June 14, 2012 at 2:50 PM ET
As Facebook considers opening its gates to kids ages 12 and under — many of whom are already on the site — one social network is dealing with the darker side of underage membership. Earlier this week, following the rapes of three minors reported over a three-week time span, the free flirting app called Skout shut down access to minors. All three victims reportedly met their rapists via the app.
Skout created the separate, more restricted service for 13- to 17-year-olds last year in an proactive attempt to protect the minors accessing its site. Far from keeping kids safe, Skout's teen section may have backfired.
Sandra Calvert, Professor of Psychology at Georgetown University, says she's not surprised. As director of the Children's Digital Media Center (CDMC) a multi-university research facility, Calvert told TODAY.com that sites or applications labeled specifically for minors actually attract online predators. "It's like creating fishing pond," she said. "And if it's an area that's supposed to be for flirting on top of that, you've got a situation that could get out of control."
Skout, originally marketed just for adults, allows participants to exchange messages, photos, virtual gifts and their location. The kids' version of Skout however, included parental controls, opt-in GPS which did not provide exact location, staff monitoring and "the creepinator," technology that scans photos for nudity and messages for sexual content.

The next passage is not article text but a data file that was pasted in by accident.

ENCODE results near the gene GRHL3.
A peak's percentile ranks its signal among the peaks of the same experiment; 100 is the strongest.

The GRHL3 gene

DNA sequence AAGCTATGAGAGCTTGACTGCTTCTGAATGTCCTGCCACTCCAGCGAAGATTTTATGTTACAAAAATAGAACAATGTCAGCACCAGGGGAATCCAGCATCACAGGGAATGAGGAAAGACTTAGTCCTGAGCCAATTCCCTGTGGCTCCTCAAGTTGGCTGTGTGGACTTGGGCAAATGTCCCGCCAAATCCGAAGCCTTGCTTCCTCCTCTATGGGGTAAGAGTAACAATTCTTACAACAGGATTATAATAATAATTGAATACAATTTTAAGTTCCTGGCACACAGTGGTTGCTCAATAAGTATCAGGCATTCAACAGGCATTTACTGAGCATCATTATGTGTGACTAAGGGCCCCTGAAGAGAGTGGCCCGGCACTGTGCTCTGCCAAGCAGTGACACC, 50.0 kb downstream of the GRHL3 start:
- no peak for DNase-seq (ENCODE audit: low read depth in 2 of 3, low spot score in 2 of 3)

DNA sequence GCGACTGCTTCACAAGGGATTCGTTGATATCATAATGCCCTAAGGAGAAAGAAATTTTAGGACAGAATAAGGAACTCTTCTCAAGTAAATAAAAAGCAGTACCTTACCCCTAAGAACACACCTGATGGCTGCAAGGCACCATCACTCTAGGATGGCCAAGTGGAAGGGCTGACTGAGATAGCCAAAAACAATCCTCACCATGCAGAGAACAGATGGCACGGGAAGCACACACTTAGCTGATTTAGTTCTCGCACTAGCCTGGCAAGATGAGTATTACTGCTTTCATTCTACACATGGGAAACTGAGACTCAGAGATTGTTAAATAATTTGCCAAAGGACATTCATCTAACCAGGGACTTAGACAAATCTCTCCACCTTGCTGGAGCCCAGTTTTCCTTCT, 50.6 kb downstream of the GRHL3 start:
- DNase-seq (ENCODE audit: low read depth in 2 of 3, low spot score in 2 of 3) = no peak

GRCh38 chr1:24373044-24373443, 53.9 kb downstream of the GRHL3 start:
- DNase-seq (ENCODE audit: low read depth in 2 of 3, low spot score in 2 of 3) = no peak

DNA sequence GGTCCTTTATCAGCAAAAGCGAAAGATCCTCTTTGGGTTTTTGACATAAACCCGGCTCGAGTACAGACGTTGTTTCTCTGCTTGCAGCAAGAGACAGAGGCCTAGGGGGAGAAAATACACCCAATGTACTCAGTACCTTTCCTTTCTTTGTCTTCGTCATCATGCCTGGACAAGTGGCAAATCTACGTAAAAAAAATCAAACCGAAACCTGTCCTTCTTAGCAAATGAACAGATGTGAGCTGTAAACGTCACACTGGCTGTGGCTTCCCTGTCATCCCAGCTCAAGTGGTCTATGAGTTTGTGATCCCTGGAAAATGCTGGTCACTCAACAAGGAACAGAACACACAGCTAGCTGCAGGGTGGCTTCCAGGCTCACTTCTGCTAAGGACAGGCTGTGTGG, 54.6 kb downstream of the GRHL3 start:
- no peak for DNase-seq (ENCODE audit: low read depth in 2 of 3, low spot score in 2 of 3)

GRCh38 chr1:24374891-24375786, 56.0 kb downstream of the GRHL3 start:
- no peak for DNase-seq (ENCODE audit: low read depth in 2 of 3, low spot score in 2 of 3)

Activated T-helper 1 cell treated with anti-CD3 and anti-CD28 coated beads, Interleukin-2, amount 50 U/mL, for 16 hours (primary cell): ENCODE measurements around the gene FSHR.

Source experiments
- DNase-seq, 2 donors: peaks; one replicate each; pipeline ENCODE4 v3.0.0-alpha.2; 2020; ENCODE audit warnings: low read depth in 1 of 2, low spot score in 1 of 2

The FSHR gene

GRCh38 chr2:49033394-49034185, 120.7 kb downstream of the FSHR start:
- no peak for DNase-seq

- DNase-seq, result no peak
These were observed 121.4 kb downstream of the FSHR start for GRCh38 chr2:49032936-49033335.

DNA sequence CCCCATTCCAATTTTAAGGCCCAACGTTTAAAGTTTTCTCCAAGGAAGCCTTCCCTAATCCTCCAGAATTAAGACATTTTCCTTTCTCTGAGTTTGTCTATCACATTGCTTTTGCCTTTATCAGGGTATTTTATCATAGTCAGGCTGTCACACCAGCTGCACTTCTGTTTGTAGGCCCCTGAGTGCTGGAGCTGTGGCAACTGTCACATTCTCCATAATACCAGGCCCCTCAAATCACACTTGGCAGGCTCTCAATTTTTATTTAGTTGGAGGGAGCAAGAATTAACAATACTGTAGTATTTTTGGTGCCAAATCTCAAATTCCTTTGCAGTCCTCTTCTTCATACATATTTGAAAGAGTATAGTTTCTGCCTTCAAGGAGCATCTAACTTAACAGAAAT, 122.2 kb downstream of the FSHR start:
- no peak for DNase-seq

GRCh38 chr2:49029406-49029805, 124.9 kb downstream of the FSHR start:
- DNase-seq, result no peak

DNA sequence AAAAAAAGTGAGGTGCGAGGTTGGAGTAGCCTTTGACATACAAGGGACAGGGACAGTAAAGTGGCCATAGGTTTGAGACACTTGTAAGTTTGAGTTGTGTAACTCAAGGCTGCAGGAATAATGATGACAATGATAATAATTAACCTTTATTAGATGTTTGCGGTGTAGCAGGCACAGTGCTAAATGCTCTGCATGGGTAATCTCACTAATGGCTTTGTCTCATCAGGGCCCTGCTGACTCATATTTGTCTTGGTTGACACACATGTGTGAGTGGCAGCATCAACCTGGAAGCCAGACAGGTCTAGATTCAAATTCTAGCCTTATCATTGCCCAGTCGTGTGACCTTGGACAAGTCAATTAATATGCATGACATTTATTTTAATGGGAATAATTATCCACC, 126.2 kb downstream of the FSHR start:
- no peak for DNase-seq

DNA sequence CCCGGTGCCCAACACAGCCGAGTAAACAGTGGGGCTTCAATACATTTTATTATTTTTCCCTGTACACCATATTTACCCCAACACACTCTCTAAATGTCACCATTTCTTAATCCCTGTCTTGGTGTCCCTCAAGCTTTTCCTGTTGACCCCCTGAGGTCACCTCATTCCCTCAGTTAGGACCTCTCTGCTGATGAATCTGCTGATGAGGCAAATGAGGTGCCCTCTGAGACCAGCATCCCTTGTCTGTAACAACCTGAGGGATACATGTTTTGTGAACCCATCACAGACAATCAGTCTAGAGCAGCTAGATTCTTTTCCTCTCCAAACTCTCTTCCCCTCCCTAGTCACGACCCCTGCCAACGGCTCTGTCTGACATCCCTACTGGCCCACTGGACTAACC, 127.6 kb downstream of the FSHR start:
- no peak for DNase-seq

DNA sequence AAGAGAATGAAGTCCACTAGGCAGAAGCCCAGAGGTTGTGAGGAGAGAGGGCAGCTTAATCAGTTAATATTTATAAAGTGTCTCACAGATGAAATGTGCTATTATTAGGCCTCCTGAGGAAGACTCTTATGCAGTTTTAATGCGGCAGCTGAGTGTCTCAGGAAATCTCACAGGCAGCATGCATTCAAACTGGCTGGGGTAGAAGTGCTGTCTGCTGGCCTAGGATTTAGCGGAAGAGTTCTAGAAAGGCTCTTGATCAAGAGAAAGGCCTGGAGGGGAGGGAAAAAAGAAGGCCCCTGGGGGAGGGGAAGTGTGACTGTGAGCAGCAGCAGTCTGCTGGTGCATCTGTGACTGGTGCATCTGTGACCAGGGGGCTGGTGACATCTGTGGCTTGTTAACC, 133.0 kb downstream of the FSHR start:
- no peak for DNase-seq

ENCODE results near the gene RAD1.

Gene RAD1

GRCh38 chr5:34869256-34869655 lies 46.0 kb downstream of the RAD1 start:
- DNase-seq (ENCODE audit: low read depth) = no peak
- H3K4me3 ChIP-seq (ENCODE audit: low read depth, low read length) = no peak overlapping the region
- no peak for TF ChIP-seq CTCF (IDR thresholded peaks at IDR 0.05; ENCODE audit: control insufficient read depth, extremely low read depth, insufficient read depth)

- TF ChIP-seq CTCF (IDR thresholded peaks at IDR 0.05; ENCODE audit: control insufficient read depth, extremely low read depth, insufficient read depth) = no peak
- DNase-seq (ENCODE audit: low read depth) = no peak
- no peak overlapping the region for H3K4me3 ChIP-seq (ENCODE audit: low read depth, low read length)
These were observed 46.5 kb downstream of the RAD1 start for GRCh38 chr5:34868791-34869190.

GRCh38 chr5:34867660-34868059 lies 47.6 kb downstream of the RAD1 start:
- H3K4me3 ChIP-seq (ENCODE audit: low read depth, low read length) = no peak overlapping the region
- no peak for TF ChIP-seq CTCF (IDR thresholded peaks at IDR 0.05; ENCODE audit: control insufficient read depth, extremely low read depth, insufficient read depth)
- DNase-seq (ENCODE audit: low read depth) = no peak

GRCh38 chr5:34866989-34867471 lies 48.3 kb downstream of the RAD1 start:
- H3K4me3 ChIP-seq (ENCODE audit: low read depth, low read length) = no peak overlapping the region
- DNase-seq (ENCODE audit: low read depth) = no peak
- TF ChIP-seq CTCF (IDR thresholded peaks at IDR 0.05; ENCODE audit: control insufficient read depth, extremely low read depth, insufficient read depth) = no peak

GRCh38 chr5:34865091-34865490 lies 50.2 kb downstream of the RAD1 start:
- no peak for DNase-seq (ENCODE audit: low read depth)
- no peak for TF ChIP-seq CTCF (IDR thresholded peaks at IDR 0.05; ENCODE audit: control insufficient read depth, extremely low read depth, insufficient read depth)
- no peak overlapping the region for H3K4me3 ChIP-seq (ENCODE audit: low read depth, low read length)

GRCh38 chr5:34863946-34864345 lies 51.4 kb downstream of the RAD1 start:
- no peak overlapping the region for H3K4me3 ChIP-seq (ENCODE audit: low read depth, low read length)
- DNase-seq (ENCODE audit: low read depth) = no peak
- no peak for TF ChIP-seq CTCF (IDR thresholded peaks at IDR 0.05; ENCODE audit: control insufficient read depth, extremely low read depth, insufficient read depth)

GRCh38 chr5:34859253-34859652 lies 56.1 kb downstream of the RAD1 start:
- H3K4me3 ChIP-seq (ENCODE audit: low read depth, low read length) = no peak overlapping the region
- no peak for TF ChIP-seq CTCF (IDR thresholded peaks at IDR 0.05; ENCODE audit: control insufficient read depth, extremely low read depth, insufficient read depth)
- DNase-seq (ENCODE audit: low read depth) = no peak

Despite these safeguards, a 13-year-old boy in Wisconsin met Daniel R. Schmidt, 21, posing as a 16-year-old in Skout's restricted minor's section. Earlier this month, a woman walking her dog in a Milwaukee park discovered the two engaged in a sexual act, and Schmidt was charged with second-degree sexual assault of a child.
The week prior, Gene Zimmerman, a 37-year-old posing on Skout as a teenager with the screen name "Bubbles," convinced a 15-year-old girl in Portsmouth, Ohio, to meet him in person. He drove her to his apartment where he reportedly raped her.
In the last week in May, a 12-year-old girl who went missing in Escondido, Calif., was found in the apartment of Christopher Bradley Nutt, 24, a man police tracked down via the girl's communications with him on Skout. He's now faces several charges, including suspicion of sex with a minor and possession of child pornography.
"I’m disgusted by what’s happened here," Christian Wiklund, Skout’s founder, told the New York Times. "One case is too many. When you have three, it looks like a pattern. This is my worst fear." (We've reached out to Skout and will update this story if we hear back.)
Adult predators pretending as children or teens to trick minors is hardly new. Similar masquerades reportedly took place on Habbo, a social networking game site for teens, which now is under fire "as a hotbed of child grooming and teen sex chat," UK's Channel 4 News found in its special report.
Habbo, which operates in 150 countries and has 10 million unique viewers monthly, is the subject of a Channel 4 investigation. Channel 4 reporter Rachel Seifert spent two months posing as a young girl on Habbo, and says that each of the 50 times she logged on, she was quickly propositioned: